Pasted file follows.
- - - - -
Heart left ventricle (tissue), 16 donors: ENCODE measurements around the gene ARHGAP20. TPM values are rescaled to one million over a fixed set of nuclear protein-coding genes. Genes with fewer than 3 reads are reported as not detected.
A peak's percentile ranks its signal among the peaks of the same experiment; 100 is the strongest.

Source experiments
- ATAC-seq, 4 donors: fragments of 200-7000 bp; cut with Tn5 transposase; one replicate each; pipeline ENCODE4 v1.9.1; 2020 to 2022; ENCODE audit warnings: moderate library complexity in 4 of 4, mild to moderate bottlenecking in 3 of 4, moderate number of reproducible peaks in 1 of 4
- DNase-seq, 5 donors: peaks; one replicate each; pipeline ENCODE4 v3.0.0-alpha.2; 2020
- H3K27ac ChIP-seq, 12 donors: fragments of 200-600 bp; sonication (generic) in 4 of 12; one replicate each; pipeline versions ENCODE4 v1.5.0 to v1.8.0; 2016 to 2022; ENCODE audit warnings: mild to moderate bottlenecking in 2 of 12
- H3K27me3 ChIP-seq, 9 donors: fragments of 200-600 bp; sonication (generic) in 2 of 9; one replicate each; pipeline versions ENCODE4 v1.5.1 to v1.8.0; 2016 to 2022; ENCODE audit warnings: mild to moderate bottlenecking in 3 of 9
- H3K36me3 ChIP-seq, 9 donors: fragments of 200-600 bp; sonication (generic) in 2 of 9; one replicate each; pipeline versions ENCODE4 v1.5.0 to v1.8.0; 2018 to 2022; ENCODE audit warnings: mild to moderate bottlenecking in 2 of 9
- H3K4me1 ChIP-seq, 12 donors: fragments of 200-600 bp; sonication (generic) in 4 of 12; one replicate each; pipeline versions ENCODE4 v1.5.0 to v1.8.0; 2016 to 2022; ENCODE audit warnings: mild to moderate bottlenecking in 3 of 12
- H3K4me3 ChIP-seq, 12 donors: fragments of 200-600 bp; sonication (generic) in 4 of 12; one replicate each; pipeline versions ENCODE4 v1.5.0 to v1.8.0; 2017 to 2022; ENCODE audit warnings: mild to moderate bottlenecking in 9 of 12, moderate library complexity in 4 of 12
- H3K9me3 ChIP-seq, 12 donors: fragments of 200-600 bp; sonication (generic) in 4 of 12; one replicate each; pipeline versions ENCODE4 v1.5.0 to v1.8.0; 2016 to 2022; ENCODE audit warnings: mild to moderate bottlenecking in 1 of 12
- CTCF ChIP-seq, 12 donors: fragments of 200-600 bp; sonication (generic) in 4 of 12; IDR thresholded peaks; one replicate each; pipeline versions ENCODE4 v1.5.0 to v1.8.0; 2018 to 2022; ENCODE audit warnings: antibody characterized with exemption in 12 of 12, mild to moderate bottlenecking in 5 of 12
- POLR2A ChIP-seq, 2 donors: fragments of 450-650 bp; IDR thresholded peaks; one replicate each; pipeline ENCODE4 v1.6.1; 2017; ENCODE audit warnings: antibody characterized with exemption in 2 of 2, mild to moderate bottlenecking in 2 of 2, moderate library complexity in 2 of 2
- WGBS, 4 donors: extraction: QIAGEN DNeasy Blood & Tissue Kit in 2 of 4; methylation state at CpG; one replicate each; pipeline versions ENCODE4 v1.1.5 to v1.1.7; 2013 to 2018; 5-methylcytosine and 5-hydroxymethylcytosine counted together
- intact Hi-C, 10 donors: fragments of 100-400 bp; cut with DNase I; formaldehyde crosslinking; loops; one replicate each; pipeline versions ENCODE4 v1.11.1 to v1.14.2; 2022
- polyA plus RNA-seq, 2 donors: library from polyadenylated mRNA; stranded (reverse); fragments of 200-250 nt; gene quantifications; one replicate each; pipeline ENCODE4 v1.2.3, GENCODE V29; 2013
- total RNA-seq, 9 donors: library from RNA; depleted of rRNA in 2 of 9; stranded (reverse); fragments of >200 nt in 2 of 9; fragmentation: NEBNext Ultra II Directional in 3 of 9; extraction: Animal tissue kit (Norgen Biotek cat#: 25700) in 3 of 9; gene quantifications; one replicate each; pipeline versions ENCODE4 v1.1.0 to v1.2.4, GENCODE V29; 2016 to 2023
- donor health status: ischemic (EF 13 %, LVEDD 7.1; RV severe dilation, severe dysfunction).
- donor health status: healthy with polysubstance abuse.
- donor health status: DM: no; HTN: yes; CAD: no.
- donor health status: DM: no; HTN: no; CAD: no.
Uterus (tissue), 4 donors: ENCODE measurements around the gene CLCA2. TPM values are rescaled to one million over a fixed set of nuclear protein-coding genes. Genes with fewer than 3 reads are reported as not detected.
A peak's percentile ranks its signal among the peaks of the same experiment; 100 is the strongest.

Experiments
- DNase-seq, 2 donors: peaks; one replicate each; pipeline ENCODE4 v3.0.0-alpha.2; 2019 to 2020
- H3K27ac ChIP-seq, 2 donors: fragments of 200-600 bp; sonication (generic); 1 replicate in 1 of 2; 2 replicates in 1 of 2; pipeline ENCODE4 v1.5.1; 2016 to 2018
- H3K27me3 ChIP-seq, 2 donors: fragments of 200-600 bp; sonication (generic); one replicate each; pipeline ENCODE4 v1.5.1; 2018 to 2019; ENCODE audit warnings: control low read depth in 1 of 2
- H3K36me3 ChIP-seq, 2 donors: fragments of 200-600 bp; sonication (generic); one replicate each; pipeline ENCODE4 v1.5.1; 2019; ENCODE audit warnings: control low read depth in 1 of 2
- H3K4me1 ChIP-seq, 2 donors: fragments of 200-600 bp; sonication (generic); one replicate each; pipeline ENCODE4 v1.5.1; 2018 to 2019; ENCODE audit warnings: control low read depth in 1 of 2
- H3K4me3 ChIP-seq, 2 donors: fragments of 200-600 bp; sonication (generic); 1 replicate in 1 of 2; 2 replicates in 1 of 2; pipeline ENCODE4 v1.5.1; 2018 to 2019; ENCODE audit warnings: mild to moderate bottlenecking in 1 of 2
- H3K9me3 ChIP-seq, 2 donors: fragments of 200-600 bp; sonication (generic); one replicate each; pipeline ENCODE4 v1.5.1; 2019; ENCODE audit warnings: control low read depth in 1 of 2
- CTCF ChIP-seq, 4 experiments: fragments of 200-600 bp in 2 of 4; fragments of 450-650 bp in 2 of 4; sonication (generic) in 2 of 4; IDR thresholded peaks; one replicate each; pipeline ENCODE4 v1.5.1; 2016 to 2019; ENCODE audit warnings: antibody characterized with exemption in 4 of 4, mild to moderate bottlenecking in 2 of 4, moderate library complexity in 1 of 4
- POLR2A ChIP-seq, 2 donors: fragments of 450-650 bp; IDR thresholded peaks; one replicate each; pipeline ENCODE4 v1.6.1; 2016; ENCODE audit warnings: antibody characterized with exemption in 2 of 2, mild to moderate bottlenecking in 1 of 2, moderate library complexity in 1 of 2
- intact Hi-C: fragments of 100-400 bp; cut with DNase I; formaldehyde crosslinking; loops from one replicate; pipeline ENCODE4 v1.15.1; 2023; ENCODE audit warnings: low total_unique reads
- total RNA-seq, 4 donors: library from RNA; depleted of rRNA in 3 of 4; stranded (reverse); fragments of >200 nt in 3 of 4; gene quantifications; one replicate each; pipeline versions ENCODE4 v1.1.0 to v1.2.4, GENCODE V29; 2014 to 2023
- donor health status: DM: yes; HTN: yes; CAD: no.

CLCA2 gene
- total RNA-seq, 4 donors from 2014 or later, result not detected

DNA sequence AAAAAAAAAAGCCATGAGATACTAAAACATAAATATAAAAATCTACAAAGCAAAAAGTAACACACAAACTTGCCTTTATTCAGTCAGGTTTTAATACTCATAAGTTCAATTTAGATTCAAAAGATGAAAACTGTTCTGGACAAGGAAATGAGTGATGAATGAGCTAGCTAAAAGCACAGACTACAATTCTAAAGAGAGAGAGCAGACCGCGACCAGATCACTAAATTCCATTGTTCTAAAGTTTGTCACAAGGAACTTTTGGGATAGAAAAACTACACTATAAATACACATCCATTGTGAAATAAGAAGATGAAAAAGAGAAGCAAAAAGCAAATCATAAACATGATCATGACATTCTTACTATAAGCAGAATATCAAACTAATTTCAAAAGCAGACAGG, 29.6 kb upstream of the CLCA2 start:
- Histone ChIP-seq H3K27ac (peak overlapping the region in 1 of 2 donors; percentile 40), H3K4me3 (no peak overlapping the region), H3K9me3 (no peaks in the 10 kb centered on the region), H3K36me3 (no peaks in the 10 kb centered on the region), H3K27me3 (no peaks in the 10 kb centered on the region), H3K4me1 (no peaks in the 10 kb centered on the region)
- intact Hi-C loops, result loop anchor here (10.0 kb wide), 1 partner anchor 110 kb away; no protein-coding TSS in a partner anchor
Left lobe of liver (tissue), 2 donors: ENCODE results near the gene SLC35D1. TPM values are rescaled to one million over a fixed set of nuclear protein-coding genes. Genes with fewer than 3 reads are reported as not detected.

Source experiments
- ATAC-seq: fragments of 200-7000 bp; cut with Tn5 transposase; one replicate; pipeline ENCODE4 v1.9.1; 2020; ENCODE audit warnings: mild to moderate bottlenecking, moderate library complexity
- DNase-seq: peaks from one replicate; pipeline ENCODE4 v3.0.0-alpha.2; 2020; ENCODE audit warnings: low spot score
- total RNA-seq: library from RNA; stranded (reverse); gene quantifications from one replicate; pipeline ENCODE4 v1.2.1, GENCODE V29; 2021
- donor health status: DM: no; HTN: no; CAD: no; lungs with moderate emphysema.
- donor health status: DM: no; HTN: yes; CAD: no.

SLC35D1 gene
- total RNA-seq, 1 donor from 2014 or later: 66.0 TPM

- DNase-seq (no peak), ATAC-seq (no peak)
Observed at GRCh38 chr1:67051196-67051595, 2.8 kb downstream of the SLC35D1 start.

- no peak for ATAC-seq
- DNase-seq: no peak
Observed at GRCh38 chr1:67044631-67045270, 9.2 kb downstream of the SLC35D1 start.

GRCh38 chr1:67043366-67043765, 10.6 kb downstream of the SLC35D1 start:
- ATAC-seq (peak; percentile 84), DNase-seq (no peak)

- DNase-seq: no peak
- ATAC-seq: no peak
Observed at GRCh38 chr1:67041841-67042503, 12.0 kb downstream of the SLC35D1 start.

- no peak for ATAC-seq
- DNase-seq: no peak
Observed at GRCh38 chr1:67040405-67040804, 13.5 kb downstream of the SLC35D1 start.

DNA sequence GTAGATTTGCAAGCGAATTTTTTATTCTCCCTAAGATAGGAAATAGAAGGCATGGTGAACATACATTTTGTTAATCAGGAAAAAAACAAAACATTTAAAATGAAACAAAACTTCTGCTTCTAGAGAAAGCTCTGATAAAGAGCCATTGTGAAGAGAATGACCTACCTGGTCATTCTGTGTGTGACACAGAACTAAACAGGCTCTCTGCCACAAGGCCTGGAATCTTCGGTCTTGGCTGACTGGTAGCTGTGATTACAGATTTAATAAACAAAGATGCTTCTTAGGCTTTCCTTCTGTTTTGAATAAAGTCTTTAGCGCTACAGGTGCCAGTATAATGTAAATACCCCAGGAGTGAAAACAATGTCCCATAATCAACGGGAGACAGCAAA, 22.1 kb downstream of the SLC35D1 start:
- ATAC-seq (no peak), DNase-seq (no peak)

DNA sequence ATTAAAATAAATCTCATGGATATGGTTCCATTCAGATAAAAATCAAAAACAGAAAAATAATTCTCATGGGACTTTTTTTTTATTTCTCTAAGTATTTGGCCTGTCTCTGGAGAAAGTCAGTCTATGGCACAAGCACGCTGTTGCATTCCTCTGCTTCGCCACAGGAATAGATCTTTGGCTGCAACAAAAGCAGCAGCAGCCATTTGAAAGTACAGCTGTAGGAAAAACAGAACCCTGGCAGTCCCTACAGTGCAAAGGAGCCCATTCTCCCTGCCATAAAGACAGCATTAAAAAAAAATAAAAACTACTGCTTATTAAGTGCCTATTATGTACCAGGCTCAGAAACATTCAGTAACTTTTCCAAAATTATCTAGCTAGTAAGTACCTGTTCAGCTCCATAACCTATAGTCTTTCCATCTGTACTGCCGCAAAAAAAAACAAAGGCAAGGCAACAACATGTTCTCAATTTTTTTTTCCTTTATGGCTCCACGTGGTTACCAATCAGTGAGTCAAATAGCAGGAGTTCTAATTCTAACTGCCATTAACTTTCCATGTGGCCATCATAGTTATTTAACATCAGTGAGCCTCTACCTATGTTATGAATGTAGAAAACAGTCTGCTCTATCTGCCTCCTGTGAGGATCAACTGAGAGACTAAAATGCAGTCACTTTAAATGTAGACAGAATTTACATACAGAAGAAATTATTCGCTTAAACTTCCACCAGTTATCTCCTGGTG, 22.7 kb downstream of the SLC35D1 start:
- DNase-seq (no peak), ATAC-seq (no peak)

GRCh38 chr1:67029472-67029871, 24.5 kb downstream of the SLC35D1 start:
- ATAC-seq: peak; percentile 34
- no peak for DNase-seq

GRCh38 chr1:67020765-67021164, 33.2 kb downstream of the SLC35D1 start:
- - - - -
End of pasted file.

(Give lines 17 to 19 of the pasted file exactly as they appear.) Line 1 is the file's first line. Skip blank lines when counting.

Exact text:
- total RNA-seq, 9 donors: library from RNA; depleted of rRNA in 2 of 9; stranded (reverse); fragments of >200 nt in 2 of 9; fragmentation: NEBNext Ultra II Directional in 3 of 9; extraction: Animal tissue kit (Norgen Biotek cat#: 25700) in 3 of 9; gene quantifications; one replicate each; pipeline versions ENCODE4 v1.1.0 to v1.2.4, GENCODE V29; 2016 to 2023
- donor health status: ischemic (EF 13 %, LVEDD 7.1; RV severe dilation, severe dysfunction).
- donor health status: healthy with polysubstance abuse.